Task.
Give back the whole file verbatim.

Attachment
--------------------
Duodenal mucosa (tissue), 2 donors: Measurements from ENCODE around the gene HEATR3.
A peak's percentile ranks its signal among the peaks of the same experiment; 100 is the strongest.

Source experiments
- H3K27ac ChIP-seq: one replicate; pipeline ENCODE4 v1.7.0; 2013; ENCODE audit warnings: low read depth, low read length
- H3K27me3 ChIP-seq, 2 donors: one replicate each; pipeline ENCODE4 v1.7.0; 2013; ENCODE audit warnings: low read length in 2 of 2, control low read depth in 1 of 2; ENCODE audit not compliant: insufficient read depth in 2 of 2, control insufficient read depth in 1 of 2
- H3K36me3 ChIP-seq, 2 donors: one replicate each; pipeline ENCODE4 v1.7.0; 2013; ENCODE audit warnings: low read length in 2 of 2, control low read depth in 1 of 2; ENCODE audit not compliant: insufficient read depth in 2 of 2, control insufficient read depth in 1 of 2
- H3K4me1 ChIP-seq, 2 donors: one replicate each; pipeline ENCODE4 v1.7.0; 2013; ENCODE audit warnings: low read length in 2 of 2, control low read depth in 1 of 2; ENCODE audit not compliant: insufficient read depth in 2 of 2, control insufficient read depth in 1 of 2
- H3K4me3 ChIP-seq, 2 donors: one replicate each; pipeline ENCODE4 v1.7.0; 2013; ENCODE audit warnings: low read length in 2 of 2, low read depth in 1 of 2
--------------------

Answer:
Duodenal mucosa (tissue), 2 donors: Measurements from ENCODE around the gene HEATR3.
A peak's percentile ranks its signal among the peaks of the same experiment; 100 is the strongest.

Source experiments
- H3K27ac ChIP-seq: one replicate; pipeline ENCODE4 v1.7.0; 2013; ENCODE audit warnings: low read depth, low read length
- H3K27me3 ChIP-seq, 2 donors: one replicate each; pipeline ENCODE4 v1.7.0; 2013; ENCODE audit warnings: low read length in 2 of 2, control low read depth in 1 of 2; ENCODE audit not compliant: insufficient read depth in 2 of 2, control insufficient read depth in 1 of 2
- H3K36me3 ChIP-seq, 2 donors: one replicate each; pipeline ENCODE4 v1.7.0; 2013; ENCODE audit warnings: low read length in 2 of 2, control low read depth in 1 of 2; ENCODE audit not compliant: insufficient read depth in 2 of 2, control insufficient read depth in 1 of 2
- H3K4me1 ChIP-seq, 2 donors: one replicate each; pipeline ENCODE4 v1.7.0; 2013; ENCODE audit warnings: low read length in 2 of 2, control low read depth in 1 of 2; ENCODE audit not compliant: insufficient read depth in 2 of 2, control insufficient read depth in 1 of 2
- H3K4me3 ChIP-seq, 2 donors: one replicate each; pipeline ENCODE4 v1.7.0; 2013; ENCODE audit warnings: low read length in 2 of 2, low read depth in 1 of 2